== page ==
A mine sweep by the International Atomic Energy Agency is “making progress” and no explosives have been found so far, director general Rafael Grossi said on Friday.
But he said the agency's staff had yet to get access to the rooftops of reactor units 3 and 4 which it had requested two days ago.
“I'm pretty confident that we will get this authorisation,” Mr Grossi said.
“This is a combat zone, it's an active war zone, so sometimes it may take a day or two to get the authorisations.”
He said “tours of the cooling ponds and other places” did not turn up any indications of mines or explosives.
The warring sides have accused each other of planning a provocation at the Ukrainian plant occupied by Russian troops.
Ukraine's President Volodymyr Zelenskyy said “objects resembling explosives” were placed on the roof by Russian forces. He suggested they were there to “simulate an attack on the plant”.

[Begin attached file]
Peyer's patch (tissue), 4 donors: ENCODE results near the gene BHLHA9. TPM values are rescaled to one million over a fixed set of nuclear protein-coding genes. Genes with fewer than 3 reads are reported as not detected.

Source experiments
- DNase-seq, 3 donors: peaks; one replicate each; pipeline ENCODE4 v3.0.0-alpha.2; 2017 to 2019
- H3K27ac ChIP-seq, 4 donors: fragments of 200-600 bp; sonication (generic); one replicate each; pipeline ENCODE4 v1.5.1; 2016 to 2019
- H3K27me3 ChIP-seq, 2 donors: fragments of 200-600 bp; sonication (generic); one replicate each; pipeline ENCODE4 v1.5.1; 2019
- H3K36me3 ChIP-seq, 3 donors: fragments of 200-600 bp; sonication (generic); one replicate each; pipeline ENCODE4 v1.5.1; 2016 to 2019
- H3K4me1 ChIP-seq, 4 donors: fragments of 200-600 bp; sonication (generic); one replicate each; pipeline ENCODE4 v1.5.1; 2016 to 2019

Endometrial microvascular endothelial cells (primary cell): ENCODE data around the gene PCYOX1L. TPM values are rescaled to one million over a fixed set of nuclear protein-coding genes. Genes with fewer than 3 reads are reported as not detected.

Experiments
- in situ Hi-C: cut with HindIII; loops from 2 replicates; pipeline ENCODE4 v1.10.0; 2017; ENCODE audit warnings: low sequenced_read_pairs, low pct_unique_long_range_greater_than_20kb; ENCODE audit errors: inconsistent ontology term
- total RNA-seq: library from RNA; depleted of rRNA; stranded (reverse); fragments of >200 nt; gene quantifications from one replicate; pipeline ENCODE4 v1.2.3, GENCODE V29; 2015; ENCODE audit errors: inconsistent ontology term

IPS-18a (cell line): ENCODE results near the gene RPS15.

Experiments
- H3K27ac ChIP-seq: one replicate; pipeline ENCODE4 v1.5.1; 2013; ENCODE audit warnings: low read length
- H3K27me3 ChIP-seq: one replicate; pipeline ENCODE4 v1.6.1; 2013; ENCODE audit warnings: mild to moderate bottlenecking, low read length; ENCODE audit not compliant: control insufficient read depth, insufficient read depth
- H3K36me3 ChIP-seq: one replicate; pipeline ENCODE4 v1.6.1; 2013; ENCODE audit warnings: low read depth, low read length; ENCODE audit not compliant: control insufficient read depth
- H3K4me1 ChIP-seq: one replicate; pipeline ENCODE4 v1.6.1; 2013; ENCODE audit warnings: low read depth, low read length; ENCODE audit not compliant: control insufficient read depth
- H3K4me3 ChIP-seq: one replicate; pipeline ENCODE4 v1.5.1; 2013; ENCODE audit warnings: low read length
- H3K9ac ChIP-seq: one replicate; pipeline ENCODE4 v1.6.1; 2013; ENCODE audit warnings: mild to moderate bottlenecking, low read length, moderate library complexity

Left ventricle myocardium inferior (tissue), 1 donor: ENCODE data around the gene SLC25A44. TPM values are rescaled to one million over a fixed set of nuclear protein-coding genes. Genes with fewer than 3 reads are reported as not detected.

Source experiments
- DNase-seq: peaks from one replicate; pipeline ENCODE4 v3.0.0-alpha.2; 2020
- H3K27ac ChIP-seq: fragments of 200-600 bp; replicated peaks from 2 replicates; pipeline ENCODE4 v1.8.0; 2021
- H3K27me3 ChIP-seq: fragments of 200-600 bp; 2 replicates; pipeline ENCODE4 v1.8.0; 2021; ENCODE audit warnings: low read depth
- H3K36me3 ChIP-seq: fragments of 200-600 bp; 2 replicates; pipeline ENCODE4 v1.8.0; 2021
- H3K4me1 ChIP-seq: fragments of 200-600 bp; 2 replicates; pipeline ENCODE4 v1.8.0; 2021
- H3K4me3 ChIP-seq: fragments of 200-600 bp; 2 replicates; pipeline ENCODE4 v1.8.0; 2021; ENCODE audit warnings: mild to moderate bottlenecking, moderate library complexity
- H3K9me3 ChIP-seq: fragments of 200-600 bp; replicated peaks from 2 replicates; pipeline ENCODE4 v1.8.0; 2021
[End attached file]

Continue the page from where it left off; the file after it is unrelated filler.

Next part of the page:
Russia denied this and said there was a “great threat of sabotage” by Ukraine.
Fears of a disaster at Zaporizhzhia have persisted since Russia occupied the plant in the early stages of the invasion last year. The two sides have blamed each other for shelling near the plant while a dam breach on the Dnipro River added to concerns about cooling the site's six reactors.
Mr Grossi has said the world is fortunate to have avoided a disaster and warned in March that “one day our luck will run out”.
Ukraine's military meanwhile said Russian troops in the Zaporizhzhia region were using children's homes to accommodate troops.
It claimed more than 800 Russians had set up a base in a children's infirmary in Novopetrivka and stationed military equipment nearby.
Mr Zelenskyy has raised the nuclear threat at Zaporizhzhia in meetings with Nato leaders before the alliance holds its main annual summit in Lithuania next week. Ukraine is seeking progress on its membership bid that some western allies are reluctant to provide.
The European Union announced a deal early on Friday to find €500 million ($544.2 million) in its budget to support ammunition production that could go to Ukraine.
“This is yet another proof of the EU’s unwavering commitment to supporting Ukraine,” said Spain's Defence Minister Margarita Robles, whose country holds the bloc's rotating presidency.